The contacts are out now, and I guess I should get back to my MFRP proposal, but it’s 11 pm and I’m not up for thinking that hard.

Tuesday, June 23, 2009

Why the Weird Name?

Recipes in cookbooks are always so exact...half a tablespoon of oil, 2 teaspoons of baking powder, two and a quarter cups of flour. I always try to follow them, thinking that the creator of the recipe experimented to get just the right proportions. Then, when you watch a chef on TV (which I very rarely do), they often just toss in ingredients until it feels right to them. So much for the exacting chemistry of cooking. They’re just winging it.

I heard one of these chefs talking on the radio a long while back and he said to add a heaping teaspoon of some ingredient into a mix. I laughed out loud. From then on, “The Heaping Teaspoons” has always sounded like a good name for a rock band. Since I am not forming a band anytime soon, I thought I would use this odd little phrase for my blog.

I hope that it is somewhat fitting for these posts. A teaspoon is a small amount, and that’s what I feel like this blog is, compared to the vast sprawl of blog options that you all have to read out there. But on the other hand, I hope that this is an overflowing spoonful of something good for you. It is for me, as I enjoy writing them.

Friday, June 19, 2009

TV News

I usually don’t watch TV news programs. But I am on travel right now, and I turn on the TV sometimes just to have some noise in the room with me. Last night was good...a soccer game was on ESPN 2, Egypt vs. Italy. Egypt was up 1-0. In the morning, though, there are no live sporting events. You get Sports Center, which repeats itself regularly. Tiger Woods got a double bogey. Tiger Woods got a birdie. Tiger Woods is 2 strokes off the lead. Tiger Woods is held up by a rain delay. Oh yeah, and there are other golfers in the tournament, too. Tiger is a great golfer, but the reporting was monotonous. Sports news gets boring to me in a hurry.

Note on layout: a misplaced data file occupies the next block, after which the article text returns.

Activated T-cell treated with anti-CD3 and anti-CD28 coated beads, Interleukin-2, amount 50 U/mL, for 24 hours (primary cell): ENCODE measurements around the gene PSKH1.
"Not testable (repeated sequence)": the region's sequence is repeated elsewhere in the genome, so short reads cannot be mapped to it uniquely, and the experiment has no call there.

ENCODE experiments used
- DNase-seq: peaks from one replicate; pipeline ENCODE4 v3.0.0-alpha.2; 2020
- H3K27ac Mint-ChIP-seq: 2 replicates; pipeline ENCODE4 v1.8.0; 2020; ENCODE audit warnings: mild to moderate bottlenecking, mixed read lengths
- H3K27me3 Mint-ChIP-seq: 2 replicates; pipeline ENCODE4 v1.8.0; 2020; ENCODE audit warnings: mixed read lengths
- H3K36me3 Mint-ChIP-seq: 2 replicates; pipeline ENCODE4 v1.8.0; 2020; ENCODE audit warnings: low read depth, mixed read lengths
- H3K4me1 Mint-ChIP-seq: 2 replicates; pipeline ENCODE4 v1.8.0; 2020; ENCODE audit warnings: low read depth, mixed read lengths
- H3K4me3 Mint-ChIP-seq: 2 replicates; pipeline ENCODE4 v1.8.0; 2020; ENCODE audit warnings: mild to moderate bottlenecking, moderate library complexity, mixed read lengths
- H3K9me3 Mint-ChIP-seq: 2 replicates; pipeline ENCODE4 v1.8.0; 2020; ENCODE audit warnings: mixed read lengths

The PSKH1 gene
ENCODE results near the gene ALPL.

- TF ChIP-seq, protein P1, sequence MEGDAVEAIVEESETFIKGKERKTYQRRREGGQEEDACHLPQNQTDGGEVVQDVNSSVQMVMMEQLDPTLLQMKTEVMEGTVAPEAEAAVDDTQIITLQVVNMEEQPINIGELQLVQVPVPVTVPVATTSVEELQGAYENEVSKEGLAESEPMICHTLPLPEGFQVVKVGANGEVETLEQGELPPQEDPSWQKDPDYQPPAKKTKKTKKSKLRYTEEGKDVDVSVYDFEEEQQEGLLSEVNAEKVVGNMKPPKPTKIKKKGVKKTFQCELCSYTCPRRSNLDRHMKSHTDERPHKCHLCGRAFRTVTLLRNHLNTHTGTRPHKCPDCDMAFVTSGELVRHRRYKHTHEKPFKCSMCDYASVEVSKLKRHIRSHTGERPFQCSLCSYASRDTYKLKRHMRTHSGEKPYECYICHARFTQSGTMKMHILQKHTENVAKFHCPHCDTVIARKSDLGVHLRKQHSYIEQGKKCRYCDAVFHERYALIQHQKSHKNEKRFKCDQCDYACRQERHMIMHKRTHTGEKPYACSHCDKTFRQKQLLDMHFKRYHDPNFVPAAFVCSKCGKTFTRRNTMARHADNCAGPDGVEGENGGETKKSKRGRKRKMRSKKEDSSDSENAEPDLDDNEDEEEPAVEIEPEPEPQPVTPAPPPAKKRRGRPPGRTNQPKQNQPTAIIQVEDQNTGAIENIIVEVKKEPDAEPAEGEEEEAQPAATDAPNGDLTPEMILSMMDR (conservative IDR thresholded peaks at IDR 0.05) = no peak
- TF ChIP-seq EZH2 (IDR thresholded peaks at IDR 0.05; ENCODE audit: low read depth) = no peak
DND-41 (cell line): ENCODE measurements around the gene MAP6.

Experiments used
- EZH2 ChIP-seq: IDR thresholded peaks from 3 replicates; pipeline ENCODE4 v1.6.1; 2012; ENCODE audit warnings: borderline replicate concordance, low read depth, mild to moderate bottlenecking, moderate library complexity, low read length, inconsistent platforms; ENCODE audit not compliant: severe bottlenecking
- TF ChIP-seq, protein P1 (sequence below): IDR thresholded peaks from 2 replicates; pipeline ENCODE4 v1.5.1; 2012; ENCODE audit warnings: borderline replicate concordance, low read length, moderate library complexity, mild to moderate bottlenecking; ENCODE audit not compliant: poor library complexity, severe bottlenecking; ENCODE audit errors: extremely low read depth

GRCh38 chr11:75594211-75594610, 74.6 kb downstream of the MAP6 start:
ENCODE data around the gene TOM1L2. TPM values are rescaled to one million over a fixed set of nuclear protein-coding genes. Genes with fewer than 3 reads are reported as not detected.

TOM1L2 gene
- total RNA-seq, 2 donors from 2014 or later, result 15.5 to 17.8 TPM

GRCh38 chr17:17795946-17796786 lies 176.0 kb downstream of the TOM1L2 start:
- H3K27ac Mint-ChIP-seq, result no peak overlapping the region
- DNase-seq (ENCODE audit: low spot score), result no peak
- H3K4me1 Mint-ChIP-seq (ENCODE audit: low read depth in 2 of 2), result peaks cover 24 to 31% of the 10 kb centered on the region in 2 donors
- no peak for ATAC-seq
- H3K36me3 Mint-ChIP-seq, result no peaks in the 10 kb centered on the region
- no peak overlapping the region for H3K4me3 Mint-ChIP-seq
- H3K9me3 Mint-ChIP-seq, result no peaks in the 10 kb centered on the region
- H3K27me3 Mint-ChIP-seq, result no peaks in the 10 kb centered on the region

So I try a regular news channel instead. Yesterday, MSNBC was examining the question of whether Obama is overexposed in the media. They were questioning whether he appears too much on the TV, in reports on the radio, on the covers of magazines, and such. I am not making this up: a 24-hour news channel was complaining about overcoverage of a newsmaker. Obama is the President of the United States, of course he should be regularly in the news, especially US news outlets, and of course he is overexposed in the media, because the media bombards us with drivel 24/7. I had to turn off the TV.

This morning, I tried again, CNN this time. They were having what appeared to be an open forum on the question, “Is the word feminism obsolete?” They were randomly interviewing people across America, reading comments posted on their website, doing dramatic camera-angles sweeps and cuts around their reporters in the field, and playing dark, threatening music to set the mood of impending doom. This is the best they can come up with for news? I had to turn it off.

It’s good to remind myself why I don’t watch TV, especially the news. Instead I get 2 newspapers and listen to NPR in the car. It’s more than enough. I also read a few different magazines, not really for news for in-depth analysis of the issues. Harper’s is my favorite.